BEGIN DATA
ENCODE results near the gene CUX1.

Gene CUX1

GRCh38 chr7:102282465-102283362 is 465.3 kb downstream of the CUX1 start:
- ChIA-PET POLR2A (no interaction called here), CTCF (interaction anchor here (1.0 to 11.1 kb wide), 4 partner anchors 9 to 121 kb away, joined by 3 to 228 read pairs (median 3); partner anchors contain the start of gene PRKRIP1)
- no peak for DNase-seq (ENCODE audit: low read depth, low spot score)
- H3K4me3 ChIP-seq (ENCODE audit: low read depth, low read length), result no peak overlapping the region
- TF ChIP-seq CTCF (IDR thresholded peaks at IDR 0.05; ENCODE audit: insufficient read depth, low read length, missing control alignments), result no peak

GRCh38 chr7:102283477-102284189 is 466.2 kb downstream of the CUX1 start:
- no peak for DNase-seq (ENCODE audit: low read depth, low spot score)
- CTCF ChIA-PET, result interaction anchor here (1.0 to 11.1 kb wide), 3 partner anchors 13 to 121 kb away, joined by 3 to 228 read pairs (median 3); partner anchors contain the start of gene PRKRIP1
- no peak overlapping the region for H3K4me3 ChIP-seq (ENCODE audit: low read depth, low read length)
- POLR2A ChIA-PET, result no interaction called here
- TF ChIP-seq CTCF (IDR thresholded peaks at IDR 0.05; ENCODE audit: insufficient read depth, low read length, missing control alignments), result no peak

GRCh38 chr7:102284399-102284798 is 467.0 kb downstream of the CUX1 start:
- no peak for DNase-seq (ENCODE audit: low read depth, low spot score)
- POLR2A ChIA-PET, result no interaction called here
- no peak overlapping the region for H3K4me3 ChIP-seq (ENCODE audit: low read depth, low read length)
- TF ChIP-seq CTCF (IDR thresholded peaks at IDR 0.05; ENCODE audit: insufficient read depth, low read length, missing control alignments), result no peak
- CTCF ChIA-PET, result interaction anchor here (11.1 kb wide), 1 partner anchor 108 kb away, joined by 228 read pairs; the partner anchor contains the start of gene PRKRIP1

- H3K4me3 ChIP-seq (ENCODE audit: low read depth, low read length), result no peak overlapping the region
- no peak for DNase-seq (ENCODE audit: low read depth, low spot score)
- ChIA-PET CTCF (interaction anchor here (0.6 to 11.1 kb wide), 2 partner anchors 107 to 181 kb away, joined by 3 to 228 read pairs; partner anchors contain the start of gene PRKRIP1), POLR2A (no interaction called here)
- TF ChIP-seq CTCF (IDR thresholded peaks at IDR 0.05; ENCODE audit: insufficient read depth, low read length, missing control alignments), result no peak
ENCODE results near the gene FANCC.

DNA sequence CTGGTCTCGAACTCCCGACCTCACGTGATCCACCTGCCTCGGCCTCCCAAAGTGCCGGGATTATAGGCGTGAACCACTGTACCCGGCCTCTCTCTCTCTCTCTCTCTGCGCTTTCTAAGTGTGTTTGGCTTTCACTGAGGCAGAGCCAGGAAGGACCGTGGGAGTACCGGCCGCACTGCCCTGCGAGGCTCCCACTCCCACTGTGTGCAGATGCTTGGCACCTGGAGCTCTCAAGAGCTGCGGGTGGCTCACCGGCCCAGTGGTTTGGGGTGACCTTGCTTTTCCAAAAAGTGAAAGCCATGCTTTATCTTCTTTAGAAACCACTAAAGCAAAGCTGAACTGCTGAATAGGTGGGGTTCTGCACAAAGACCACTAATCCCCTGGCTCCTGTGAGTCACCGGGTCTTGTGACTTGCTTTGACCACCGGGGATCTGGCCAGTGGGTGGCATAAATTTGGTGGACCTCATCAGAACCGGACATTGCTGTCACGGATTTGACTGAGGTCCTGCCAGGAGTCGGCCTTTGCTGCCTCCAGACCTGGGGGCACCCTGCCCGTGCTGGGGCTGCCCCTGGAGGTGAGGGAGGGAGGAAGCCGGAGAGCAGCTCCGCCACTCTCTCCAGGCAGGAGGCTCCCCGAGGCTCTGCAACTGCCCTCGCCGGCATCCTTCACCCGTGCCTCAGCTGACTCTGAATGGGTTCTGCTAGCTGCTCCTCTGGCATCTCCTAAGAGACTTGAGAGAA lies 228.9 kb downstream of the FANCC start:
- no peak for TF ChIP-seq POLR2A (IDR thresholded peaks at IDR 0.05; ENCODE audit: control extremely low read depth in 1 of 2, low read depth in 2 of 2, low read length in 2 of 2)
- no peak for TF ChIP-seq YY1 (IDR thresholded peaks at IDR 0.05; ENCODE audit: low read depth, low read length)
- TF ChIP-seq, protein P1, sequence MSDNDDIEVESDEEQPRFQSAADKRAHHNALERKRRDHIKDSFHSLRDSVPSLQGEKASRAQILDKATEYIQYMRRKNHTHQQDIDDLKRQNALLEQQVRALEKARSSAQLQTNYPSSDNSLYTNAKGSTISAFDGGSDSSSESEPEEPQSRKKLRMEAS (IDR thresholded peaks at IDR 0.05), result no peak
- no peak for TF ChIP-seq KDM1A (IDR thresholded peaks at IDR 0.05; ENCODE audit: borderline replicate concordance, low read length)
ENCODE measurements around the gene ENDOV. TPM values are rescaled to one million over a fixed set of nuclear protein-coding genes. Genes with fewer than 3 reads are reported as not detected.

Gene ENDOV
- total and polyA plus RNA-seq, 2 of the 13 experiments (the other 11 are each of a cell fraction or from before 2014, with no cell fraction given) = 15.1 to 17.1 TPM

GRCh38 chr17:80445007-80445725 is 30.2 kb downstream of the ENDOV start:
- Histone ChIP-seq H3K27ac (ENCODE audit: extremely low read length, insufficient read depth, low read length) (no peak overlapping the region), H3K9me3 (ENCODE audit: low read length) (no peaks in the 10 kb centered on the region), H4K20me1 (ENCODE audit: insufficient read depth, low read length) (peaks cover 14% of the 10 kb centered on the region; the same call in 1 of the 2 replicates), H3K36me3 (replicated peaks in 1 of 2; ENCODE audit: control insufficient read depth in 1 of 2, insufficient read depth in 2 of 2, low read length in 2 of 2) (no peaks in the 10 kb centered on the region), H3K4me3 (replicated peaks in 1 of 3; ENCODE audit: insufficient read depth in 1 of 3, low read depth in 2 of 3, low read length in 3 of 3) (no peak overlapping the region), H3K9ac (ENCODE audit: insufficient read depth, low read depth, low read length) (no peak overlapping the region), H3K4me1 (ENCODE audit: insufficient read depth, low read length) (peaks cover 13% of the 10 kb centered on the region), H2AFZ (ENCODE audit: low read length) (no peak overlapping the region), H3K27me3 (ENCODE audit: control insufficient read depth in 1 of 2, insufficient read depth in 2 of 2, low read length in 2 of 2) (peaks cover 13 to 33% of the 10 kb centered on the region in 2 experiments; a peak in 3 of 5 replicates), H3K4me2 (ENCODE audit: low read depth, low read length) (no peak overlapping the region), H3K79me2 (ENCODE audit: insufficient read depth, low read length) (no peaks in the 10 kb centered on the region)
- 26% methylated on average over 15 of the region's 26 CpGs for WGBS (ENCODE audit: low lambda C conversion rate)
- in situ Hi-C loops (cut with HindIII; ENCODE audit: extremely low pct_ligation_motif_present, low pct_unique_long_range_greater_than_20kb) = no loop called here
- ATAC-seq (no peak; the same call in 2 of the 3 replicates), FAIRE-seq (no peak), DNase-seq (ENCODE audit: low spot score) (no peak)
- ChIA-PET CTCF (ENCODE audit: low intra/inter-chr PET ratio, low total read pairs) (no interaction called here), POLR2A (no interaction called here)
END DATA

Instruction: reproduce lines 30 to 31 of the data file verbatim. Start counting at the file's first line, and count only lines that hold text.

ENCODE measurements around the gene ENDOV. TPM values are rescaled to one million over a fixed set of nuclear protein-coding genes. Genes with fewer than 3 reads are reported as not detected.

Gene ENDOV